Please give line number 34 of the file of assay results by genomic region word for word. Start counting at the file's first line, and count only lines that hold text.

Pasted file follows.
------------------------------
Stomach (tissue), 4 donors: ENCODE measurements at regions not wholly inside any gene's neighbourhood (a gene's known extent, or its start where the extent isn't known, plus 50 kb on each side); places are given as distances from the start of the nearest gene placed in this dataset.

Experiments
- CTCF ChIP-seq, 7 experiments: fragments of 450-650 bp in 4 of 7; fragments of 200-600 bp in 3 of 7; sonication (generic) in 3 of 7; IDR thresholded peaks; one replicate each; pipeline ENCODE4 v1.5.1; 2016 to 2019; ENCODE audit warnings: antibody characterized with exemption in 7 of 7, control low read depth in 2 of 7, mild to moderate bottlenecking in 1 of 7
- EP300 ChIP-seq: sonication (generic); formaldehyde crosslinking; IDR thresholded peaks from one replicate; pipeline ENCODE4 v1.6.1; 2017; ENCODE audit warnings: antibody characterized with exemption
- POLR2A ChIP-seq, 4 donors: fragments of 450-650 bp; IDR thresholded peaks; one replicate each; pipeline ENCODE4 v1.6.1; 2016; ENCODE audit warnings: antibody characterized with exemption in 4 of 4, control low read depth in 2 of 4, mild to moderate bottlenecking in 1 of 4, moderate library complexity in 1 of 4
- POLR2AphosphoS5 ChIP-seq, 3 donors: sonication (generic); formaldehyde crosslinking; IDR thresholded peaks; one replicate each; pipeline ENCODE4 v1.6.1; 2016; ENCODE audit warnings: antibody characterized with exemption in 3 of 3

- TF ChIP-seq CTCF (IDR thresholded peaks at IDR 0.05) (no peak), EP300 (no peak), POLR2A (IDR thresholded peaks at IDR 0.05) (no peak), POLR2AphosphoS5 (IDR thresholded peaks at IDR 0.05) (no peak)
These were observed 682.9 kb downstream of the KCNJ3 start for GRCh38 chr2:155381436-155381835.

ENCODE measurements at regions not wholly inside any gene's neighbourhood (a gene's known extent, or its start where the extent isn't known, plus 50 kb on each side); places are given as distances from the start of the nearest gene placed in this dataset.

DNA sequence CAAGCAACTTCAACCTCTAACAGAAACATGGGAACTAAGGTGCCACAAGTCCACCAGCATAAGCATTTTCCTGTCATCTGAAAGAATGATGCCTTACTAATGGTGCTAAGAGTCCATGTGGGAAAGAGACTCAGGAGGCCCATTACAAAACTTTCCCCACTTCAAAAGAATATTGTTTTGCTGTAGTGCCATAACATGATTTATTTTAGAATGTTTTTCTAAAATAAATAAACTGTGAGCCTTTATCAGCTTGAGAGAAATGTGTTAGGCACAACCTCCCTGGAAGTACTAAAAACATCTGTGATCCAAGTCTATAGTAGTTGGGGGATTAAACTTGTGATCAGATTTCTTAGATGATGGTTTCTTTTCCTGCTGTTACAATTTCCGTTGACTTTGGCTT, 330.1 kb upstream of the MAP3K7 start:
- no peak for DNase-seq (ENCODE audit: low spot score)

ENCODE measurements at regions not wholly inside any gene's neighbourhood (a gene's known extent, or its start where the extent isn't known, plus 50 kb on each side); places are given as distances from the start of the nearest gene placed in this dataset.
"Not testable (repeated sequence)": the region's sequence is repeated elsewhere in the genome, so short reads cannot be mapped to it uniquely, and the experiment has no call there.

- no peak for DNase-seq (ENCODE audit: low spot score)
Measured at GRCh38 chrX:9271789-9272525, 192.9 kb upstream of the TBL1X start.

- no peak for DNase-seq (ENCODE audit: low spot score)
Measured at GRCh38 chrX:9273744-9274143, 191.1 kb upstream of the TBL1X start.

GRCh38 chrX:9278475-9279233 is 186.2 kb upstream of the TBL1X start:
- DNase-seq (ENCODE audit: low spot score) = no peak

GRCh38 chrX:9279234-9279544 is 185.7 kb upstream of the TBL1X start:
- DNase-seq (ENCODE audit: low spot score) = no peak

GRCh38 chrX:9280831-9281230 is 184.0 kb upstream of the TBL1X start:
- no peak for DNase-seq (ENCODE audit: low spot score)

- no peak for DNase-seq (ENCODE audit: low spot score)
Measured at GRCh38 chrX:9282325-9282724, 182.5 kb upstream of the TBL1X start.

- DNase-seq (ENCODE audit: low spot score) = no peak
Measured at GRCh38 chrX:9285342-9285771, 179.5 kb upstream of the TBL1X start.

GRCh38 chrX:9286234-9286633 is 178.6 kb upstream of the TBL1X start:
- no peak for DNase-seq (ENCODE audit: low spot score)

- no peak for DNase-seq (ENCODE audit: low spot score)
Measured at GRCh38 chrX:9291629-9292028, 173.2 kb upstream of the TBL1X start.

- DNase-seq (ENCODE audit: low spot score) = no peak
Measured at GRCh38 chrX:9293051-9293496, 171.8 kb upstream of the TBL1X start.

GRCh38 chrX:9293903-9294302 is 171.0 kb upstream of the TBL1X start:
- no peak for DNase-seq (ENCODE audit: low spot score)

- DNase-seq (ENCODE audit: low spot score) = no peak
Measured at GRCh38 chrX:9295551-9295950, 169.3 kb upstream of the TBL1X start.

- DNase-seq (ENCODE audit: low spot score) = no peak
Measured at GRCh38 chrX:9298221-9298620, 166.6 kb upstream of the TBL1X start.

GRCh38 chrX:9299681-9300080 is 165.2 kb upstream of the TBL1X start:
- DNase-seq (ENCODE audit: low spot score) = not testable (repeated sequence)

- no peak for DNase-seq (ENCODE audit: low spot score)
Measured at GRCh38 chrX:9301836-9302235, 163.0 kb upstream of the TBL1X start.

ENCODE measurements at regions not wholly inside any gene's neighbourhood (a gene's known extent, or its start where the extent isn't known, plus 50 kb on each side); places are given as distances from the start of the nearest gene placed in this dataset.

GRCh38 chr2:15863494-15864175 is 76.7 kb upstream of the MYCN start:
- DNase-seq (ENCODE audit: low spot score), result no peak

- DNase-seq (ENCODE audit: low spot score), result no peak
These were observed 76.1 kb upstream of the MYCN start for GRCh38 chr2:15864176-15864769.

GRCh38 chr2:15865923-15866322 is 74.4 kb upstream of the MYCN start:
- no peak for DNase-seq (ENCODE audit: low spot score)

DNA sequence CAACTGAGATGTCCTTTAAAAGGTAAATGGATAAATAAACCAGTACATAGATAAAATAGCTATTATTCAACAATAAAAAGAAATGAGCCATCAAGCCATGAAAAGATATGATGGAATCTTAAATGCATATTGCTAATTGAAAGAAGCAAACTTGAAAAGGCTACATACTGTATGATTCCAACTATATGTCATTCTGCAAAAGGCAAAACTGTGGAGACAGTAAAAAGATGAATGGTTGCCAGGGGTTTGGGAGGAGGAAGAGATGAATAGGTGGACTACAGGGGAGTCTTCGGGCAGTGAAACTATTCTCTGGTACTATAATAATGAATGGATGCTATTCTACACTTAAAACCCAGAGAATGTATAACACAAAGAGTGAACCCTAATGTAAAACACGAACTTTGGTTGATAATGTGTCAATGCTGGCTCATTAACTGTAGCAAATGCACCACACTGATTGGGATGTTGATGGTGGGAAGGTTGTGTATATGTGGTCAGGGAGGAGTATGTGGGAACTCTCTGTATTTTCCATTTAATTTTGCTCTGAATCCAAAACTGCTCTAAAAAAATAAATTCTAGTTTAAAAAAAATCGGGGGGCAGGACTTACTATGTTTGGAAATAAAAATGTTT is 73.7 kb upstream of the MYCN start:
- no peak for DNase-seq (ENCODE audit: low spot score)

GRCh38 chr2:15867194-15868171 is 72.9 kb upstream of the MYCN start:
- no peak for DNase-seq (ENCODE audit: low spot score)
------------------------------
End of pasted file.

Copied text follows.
GRCh38 chrX:9293903-9294302 is 171.0 kb upstream of the TBL1X start: